Fire in bus station kills six in barely 20 minutes
The blaze started in an underground construction site at Goyang Bus Terminal in Gyeonggi at around 9 a.m., according to the Ilsan Fire Station.
The fire was extinguished only 20 minutes after it was first reported at around 9:02 a.m. But it spread rapidly from the construction area to the upper levels.
Five of the six casualties were found near a ticket office and a toilet on the second floor of the station. One was found in the basement, where the construction was being done.
The fire and how it was handled will be closely scrutinized in the wake of the sinking of the Sewol ferry and the government’s poor response to that tragedy, which led to the death of 288 passengers.
Eyewitnesses and fire fighters said sparks from the construction site’s welding caused the blaze. The sparks appear to have been caught in combustible interior materials, burning through the first basement level and climbing, Seo Eun-seok, chief of the Ilsan Fire Station, said.
Among the injured, five are in critical condition.
The number of the dead was earlier reported to be seven, but one female victim was revived through CPR.
The Ilsan Fire Station warned the Korea JoongAng Daily that the number of dead and seriously injured may change.
“Many of the casualties are hospitalized after inhaling poisonous gases,” said an official of the Ilsan Fire Station.
“It is hard to predict now the specific effects that poisonous gas from the fire will have on people,” the official continued. “When it comes to those five people in critical condition, three of them are at risk of dying.”
The people injured in the fire were taken to Inje University Ilsan Paik Hospital and Dongguk University Ilsan Hospital.
CJ Foodville, an affiliate of CJ Group, was scheduled to open a food court in the station in July. The bus terminal complex, which has seven floors above and four underground, also houses a large Homeplus store on the second basement level. Since the store was supposed to open at 9 a.m., not many people were in it, sparing a larger disaster. On floors four to seven is a Megabox, a multiplex of movie theaters.
Since the fire was in the morning, Megabox said that none of their customers were affected.
“We assume that many people were there because the main bus terminal is on the second floor. And there were not many people underground because the third and fourth floors are used as parking lots and Homeplus on the second basement wasn’t fully open at the time,” Seo said.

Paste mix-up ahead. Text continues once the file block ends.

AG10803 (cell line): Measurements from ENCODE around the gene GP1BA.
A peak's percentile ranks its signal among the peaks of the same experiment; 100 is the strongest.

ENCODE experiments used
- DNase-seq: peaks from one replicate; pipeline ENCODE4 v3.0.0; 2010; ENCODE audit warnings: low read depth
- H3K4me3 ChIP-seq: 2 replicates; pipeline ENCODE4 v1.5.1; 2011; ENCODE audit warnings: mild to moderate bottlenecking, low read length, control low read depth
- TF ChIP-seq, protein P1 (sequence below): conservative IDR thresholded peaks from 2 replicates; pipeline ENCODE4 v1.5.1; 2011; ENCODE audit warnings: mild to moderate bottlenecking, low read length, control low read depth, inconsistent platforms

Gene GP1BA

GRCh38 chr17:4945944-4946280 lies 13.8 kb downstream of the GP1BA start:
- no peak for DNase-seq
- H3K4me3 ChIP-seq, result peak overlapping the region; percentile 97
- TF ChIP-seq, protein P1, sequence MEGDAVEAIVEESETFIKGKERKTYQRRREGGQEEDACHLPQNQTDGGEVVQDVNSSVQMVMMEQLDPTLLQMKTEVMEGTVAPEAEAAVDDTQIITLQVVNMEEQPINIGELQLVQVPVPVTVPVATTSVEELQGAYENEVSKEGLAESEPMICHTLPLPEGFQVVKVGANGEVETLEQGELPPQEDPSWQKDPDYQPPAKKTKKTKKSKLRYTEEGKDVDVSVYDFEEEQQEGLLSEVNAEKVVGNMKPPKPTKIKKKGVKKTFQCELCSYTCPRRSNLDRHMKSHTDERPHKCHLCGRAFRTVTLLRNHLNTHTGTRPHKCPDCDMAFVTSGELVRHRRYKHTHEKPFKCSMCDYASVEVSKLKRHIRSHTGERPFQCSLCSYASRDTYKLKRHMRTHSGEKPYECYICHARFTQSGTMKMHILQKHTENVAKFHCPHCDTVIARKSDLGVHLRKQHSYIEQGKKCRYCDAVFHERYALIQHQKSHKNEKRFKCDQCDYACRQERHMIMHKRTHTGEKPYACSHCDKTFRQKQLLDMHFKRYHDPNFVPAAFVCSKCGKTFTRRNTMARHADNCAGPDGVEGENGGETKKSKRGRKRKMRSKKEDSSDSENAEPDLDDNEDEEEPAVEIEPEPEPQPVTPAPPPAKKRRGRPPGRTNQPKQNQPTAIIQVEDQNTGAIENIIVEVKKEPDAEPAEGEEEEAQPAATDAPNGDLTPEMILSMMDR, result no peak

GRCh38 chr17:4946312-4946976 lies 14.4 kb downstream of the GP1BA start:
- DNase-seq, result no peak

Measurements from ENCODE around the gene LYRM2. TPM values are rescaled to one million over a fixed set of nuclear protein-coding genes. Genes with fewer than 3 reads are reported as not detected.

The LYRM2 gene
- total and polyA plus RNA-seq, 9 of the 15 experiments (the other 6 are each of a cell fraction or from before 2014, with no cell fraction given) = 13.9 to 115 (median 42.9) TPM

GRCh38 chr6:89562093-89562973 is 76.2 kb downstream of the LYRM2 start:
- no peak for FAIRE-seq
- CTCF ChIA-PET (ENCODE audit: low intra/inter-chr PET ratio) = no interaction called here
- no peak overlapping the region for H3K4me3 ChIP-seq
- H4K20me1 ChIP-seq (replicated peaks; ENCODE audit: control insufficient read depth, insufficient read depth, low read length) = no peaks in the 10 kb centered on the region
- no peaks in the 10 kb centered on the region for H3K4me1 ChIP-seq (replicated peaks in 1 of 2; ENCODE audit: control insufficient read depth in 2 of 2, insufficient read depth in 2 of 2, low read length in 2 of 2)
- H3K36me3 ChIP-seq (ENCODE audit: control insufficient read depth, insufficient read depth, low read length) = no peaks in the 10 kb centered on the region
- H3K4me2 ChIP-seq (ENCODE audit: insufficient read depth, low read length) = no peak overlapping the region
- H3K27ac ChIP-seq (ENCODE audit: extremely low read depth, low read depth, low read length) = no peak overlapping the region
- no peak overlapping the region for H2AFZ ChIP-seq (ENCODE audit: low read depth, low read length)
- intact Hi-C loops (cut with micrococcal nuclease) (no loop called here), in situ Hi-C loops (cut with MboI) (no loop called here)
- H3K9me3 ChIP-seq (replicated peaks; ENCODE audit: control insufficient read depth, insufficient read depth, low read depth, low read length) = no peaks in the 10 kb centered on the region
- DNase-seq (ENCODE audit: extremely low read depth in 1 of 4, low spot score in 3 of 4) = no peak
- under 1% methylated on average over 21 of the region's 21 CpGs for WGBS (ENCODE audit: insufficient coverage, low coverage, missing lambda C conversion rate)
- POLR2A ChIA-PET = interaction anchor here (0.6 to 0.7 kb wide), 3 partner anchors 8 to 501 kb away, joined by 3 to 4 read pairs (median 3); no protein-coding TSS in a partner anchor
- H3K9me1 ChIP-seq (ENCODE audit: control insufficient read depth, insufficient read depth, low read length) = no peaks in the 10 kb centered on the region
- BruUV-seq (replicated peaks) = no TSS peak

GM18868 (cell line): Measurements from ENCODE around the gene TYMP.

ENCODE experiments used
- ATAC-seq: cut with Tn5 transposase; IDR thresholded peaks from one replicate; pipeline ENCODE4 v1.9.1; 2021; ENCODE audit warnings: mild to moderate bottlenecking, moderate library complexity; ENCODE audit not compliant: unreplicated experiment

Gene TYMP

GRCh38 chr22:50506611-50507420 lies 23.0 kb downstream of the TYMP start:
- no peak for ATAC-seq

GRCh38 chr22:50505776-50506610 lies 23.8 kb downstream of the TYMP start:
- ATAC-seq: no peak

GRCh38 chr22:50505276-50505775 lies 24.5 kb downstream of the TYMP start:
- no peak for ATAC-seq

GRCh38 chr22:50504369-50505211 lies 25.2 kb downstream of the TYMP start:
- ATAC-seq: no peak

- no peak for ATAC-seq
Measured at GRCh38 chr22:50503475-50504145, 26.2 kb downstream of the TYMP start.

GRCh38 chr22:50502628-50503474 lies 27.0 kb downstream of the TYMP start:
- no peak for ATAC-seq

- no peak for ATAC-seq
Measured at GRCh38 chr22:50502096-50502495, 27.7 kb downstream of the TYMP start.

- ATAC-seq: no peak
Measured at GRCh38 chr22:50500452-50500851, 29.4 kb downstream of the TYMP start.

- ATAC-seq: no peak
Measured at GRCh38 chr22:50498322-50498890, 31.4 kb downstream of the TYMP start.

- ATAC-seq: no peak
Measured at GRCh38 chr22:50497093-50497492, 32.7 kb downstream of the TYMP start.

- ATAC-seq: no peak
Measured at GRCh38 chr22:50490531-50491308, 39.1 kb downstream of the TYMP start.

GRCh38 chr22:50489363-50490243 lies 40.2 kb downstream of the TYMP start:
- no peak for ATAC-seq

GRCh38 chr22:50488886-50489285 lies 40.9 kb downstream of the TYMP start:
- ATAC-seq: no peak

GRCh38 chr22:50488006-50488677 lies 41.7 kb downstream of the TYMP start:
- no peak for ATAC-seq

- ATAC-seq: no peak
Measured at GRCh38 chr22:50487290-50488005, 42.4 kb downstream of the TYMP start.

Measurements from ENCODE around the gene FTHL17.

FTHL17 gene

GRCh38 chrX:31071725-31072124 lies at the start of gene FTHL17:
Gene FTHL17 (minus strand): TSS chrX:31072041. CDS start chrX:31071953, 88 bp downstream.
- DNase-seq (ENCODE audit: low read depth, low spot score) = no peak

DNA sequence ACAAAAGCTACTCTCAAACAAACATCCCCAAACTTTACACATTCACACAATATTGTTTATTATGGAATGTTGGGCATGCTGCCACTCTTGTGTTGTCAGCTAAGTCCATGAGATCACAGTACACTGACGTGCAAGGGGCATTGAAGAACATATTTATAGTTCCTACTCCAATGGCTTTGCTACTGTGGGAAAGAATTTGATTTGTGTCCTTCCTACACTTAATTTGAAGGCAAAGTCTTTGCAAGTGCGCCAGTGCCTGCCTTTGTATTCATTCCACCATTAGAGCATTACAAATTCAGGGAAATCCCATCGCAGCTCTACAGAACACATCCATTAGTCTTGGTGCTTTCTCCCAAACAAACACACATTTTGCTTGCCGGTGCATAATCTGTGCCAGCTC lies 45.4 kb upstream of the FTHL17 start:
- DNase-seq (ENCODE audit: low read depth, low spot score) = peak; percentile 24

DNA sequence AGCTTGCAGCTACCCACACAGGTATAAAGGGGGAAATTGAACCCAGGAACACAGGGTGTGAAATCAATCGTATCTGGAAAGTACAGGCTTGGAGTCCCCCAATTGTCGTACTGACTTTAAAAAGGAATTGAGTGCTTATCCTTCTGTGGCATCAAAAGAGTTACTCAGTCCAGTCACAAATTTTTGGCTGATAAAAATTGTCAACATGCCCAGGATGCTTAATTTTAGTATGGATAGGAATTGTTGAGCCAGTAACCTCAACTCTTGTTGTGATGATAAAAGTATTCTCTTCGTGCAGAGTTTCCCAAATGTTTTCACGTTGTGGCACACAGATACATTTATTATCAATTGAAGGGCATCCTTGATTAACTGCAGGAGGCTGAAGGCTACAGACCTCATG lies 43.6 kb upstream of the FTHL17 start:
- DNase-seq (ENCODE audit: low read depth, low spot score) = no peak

The six fatalities included a woman in her 50s and two men in their 20s and 50s. More detailed identification of the casualties has yet to be announced.
Baekseok Station on subway line No. 3, which runs through Seoul and the surrounding areas in Gyeonggi, is near the accident site. Subway trains skipped the station from the time of the fire until 10:21 a.m. Korea Railroad Corporation, which jointly oversees line No. 3 with Seoul Metro, said it temporarily ordered trains to skip the stop due to worries about noxious gases.
The Central Disaster and Safety Countermeasures Headquarters, a state-run emergency agency, formed an emergency team to manage the accident aftermath. Authorities focused on whether safety measures functioned at the time of the accident.
“It seems that the sprinklers worked fine and an evacuation order was also issued,” Seo said. “But we are still not sure whether the fire-protecting shutters worked,” he said.
However, some witnesses said an evacuation order was never broadcast in the station. Seo also added that many people were able to be evacuated through gates on the second floor. The gate exists on the floor because it is used as a bus departure area.
“We formed a task force to investigate more specific details about the accident and will look to find who was responsible,” Seo said.
The fire came at a delicate moment in which concerns for safety have been heightened following the sinking of the Sewol last month.
President Park Geun-hye apologized for the government’s poor handling of the tragedy last week and pledged to create a new comprehensive safety agency. Earlier this month, a subway train on line No. 2 rear-ended another train, leaving more than 200 passengers injured. Most of the injuries were not life-threatening, but the accident questioned the government’s determination to keep people safe.
As local elections draw near, candidates of both parties are promising stronger safety measures as their major pledges.
BY PARK EUN-JEE [firstname.lastname@example.org]
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